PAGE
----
Background: Despite the therapeutic use of peptides is limited because of their metabolism in vivo, there
are no systematic reviews explaining degradation of peptides by peptidases. This review summarizes peptidases
present in the tissues and metabolic characteristics of peptides, and provides recent strategies for improving the
metabolic stability of peptides.
Method: We reviewed a number of peptidases including their functional groups, tissue localization and cleavage
specificity. Given the broad distribution of peptidases in the body, several tissues, such as the liver, kidney, lung,
blood, nasal epithelial cells, placenta and skin, have the capacity to metabolize peptides. We compared the metabolic
characteristics of peptides in these tissues and then summarized strategies for improving peptide stability.
Results: In addition to the primary organs including liver, kidney, gastrointestinal tract and blood involved in peptide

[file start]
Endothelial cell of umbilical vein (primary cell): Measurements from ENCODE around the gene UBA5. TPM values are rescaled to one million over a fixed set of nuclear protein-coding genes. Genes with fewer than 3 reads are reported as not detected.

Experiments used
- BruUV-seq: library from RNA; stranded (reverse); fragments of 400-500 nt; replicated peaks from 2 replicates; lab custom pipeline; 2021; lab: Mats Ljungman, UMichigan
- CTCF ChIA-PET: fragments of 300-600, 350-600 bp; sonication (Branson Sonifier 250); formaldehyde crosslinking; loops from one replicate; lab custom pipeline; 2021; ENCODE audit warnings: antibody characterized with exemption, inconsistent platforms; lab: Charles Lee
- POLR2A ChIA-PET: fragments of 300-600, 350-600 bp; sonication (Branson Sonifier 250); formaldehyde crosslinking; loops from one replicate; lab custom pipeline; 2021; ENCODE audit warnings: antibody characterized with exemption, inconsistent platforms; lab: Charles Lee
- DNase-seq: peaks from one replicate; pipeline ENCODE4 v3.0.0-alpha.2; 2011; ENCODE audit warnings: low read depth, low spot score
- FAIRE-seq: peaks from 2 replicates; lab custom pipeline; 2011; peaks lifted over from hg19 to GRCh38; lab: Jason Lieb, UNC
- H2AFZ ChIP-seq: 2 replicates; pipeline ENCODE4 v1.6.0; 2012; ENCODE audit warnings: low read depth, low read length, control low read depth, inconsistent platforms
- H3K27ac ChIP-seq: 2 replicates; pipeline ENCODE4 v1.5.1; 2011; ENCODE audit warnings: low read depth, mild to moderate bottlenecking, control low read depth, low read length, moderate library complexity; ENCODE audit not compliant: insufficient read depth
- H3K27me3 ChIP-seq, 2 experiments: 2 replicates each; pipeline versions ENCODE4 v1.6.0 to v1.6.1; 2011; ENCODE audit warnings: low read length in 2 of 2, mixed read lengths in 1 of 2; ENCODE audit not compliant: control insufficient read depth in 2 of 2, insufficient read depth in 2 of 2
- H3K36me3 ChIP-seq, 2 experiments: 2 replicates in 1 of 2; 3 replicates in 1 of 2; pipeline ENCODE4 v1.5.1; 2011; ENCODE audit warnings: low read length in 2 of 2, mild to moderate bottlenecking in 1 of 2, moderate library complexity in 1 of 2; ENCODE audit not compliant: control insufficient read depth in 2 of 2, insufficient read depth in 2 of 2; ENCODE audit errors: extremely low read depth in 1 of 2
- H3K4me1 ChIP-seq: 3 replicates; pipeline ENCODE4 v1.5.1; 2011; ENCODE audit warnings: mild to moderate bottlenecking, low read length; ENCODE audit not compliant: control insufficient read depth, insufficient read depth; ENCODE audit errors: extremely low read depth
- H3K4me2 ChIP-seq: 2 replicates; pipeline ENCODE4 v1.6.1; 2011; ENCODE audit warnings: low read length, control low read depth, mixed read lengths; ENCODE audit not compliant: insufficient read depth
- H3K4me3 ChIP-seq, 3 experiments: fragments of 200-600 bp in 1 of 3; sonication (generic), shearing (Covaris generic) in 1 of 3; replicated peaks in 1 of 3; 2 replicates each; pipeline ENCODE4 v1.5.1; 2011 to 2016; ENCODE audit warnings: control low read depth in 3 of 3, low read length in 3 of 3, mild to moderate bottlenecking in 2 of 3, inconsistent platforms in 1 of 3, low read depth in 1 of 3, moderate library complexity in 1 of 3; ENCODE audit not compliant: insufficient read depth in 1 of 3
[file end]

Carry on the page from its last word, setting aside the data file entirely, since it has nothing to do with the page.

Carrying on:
metabolism, other organs such as the lung, skin, placenta and nasal mucosa may also play a role in peptide degradation.
At present, the main measures to improve the stability of the peptide include N- and/or C-terminal modification
or substitution, D-amino acid or unnatural amino acid substitution, cyclization, backbone modification, nanoparticle
formulations and increased molecular mass.
Conclusion: This review summarized the key in vivo peptidases and their tissue distribution characteristics, and
presented strategies to improve the metabolic stability and bioavailability of peptide drugs. These viewpoints will
benefit the further development and utilization of peptide drugs.